Wellll…. I’M BACK πŸ™‚ At home that is. I had a lovely week away, and my sincere apologies for not keeping on top of all your posts, I tried my best, but did a lot of “liking” and not much commenting lol

Normal service will now be resumed….So here’s a strange prompt for you……


Hmmmmm, I’m finding this one hard because I know exactly who’s feet they are and it’s clouding my brain lol.

Look forward to hearing your ideas πŸ™‚ I’ll post mine on Tuesday πŸ™‚


10 Things I Learnt From A Scriptwriting Workshop

Ever tried scriptwriting? I’ve dabbled, but not seriously lol

Last week, writer, Linda James came to our Writing Group to do a talk/workshop on scriptwriting. But a lot of what she said would be valuable advice to all writers, regardless of their genre or medium πŸ™‚

I made lots of notes, but here are the best 10 things I wrote down (IMO obviously) πŸ™‚

1. Transform your story into pictures/images – i.e., when you think about a setting or a character, visualise them in your mind. Your reader needs to be able to see these things, from the words that you use.

2. Include body language – When describing what a character is doing, include body language, don’t tell your reader your character is depressed, show them.

3. Open your story in the most interesting visual way possible, introducing key characters right at the start. – You need to hook your reader from the very first page.

4. Make sure you have clues on the first page (Linda calls them seeds) – Throughout a novel the writer must drop clues for the reader. Make sure you start this on the very first page. The reader needs to have questions that they want answered.

5. Practice writing monologues, to get inside your characters head – The more you know your character, the better they will come across in your work.

6. Every scene must have a telling detail – Each scene needs to reveal something about the character or plot.

7. Use symbolism – If there is a crucifix on the wall it will tell your reader your characters religious beliefs. like wise if there is a Buddha statue on a coffee table.

8. Use local dialect sparingly – Your reader doesn’t need to know exactly how a person with a broad accent sounds, too much and they won’t understand it.

9. Use work by authors who were writing fiction at the time your story was set for research – If you’re writing historical fiction (even if it’s set in the 1950’s!) read fiction by authors who were publishing work in that era. You will get a feel for the time and be able to see what words and phrases were common.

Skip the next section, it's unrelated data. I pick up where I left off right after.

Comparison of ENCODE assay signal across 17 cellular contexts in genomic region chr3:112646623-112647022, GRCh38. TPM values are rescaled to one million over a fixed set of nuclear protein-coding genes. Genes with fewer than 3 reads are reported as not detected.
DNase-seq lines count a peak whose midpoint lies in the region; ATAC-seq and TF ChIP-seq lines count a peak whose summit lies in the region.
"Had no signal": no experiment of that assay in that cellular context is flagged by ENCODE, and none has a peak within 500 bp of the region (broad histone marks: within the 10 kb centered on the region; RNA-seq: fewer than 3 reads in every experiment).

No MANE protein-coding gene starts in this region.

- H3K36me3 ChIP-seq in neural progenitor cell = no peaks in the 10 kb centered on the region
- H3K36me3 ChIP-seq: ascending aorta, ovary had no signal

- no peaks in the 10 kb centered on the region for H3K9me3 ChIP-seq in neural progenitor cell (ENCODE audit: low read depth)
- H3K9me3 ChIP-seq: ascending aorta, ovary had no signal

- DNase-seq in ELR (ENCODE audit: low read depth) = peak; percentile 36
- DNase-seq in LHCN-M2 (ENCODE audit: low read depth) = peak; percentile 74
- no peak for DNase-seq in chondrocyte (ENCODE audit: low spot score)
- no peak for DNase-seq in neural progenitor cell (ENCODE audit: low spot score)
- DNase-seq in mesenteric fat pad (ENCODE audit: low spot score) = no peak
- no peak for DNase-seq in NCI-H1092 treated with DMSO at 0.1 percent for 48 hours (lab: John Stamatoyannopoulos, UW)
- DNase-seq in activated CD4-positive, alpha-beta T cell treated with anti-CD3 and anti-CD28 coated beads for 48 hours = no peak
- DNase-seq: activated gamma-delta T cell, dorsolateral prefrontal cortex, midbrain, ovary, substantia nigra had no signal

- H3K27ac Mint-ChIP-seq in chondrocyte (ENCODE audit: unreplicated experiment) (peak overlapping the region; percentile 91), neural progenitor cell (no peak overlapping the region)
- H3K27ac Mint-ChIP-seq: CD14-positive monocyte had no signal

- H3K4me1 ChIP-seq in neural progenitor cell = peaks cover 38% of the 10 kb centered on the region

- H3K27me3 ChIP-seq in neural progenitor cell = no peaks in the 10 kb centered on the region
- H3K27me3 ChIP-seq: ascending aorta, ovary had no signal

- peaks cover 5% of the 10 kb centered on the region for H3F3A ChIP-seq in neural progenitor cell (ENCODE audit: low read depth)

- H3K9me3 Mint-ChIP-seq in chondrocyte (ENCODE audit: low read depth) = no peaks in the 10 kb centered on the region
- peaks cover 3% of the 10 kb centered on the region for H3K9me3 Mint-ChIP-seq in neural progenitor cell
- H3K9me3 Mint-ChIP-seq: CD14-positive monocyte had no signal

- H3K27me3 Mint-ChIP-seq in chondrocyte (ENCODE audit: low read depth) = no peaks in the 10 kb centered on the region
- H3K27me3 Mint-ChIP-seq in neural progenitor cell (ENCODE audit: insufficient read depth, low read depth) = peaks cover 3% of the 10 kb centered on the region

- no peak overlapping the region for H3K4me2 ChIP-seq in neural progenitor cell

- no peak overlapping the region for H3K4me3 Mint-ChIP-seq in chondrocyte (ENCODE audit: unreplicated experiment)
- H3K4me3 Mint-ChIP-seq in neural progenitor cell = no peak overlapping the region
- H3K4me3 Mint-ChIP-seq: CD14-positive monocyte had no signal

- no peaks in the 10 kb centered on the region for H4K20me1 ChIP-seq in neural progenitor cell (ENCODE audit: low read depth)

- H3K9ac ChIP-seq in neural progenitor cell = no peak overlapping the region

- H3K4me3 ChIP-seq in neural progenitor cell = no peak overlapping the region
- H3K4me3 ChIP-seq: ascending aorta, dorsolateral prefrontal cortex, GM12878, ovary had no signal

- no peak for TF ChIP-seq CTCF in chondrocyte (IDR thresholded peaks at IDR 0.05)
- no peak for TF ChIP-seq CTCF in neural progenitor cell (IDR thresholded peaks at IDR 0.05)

10. Research the way film directors use “mood” to convey a scene – You wouldn’t have a severely depressed man skipping through a field of daisies would you? πŸ˜‰

I’m a bit of a film addict, and sometimes I will sit with my note book as I watch a film, so a lot of what Linda said made perfect sense. Obviously, I just had to buy her books πŸ˜‰


That’s 2 more to add to the collection *snigger*

Our homework for next months meeting is to turn a short story into a script, which should be interesting, I’ll stick mine up on my blog when it’s done πŸ™‚

So have you ever tried your hand at scriptwriting?

Life’s Too Short :)

Today’s guest/Blog Swap is Ava, who is also known as Jordanna πŸ˜‰ Ava’s blog often has me laughing out loud. Go take a peek at Journey of Jordanna East πŸ™‚

How did you know you wanted to be a writer?
To be honest, I started writing my first novel because I was bored. I was unemployed, couldn’t afford cable, and had no money to do anything. I was even more depressed because I could no longer afford my college tuition. I thought about what I could do with the knowledge I did have, and how I could combine that knowledge with something that interested me. Then it hit me: I could write a crime book! That’s what I called it, “a crime book.” I majored in Biology with minors in Psychology and Criminology, so I thought I would try my hand at writing a novel. I sat on my bed and started typing. I wrote about 5 chapters by the seat of my pants. But I enjoyed it. A lot. When I started working at a restaurant, I found myself writing notes and chapter summaries on scraps of receipt paper. But I still didn’t know I wanted to be a writer (I can be rather dense). A few people read my first chapters and said they saw potential, but eventually I put my work aside. This year I picked it back up. And when I was unhappy at my most recent job, I realized that I would be so content if I could just stay home and write. So I’m trying it (I left that job for unrelated, personal reasons) and it’s the happiest I’ve been in a long while. I realize that I might not make a lot of friends by admitting I was bored and thought I would write a novel, but I will say that I’m 100% committed to learning and improving every day and I’m completely humbled by those who have succeeded before me.